In East Africa, you can find the semi-nomadic Maasai people herding cattle, wearing intricate jewelry, and performing jubilant dances. Elsewhere, you can find “Masai” sneakers (in British shoe stores), “Masai” tinted panoramic windows (on Land Rovers), and bright-blue “Masai” beach towels (at Louis Vuitton boutiques).
Many other companies have similarly co-opted the Maasai name, perhaps hoping that it will lend their wares a patina of earthiness or exoticism. Now the tribe would like to claim a share of the profits. To that end, some of its elders are working to trademark its customs and name, with the help of a nonprofit called Light Years IP, which specializes in “intellectual property value capture.” Ron Layton, the head of Light Years, has said that the Maasai “brand” might be worth more than $10 million a year.
Getting that money isn’t going to be easy: for one thing, the group will have to fight all the corporate players who have already registered the name. As Ben Goodger, a British lawyer, told me, “the Maasai tribe may have to take their place in line to apply for Maasai.”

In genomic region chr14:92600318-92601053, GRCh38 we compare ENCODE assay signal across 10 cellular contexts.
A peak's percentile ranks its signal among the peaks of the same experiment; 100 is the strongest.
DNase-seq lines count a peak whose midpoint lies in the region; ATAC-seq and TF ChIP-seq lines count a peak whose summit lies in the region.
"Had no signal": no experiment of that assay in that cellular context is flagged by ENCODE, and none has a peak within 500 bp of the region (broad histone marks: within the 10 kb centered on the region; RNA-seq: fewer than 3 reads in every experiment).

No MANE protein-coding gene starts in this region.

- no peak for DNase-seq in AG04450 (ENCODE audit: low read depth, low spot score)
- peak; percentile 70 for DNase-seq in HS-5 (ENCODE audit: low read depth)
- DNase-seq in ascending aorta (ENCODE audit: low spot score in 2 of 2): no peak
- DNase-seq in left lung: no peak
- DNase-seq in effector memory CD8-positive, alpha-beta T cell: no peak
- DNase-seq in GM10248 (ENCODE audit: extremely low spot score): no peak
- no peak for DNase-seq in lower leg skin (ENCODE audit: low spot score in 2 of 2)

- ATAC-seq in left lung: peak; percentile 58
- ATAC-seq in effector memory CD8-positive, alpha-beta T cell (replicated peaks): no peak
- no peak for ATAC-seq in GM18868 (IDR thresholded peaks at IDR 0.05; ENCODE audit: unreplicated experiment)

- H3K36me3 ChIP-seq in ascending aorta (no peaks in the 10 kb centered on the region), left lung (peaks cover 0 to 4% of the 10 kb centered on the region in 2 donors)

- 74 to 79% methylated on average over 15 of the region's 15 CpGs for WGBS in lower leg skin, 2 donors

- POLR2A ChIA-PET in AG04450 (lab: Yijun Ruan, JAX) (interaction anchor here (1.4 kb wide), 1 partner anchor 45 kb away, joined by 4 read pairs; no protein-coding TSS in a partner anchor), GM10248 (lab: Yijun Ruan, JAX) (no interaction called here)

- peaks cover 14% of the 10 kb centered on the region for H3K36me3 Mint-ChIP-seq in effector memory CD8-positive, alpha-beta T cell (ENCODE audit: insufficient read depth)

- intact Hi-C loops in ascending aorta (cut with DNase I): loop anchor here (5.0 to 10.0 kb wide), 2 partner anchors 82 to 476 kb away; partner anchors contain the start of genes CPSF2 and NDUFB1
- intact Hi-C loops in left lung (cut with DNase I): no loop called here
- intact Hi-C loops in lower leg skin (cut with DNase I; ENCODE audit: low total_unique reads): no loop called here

Such challenges notwithstanding, more and more indigenous groups are staking claims to their traditional knowledge. Last year, the Navajo Nation sued Urban Outfitters over rights to its name; New Zealand has granted patents to the Maori; India recently offered a trademark to tribes making herbal medicines. Compared with these efforts, the Maasai’s branding battle will be more global in scope, but the tribe isn’t the first to go up against a seemingly unassailable target. The Sami, a group of indigenous Artic dwellers, have already taken on Santa Claus—or at any rate, a Finnish tourist attraction called Santa Claus Village. Among their gripes: that the Sami people’s customary blue-and-red outfit has been used to costume the park’s paid “elves.”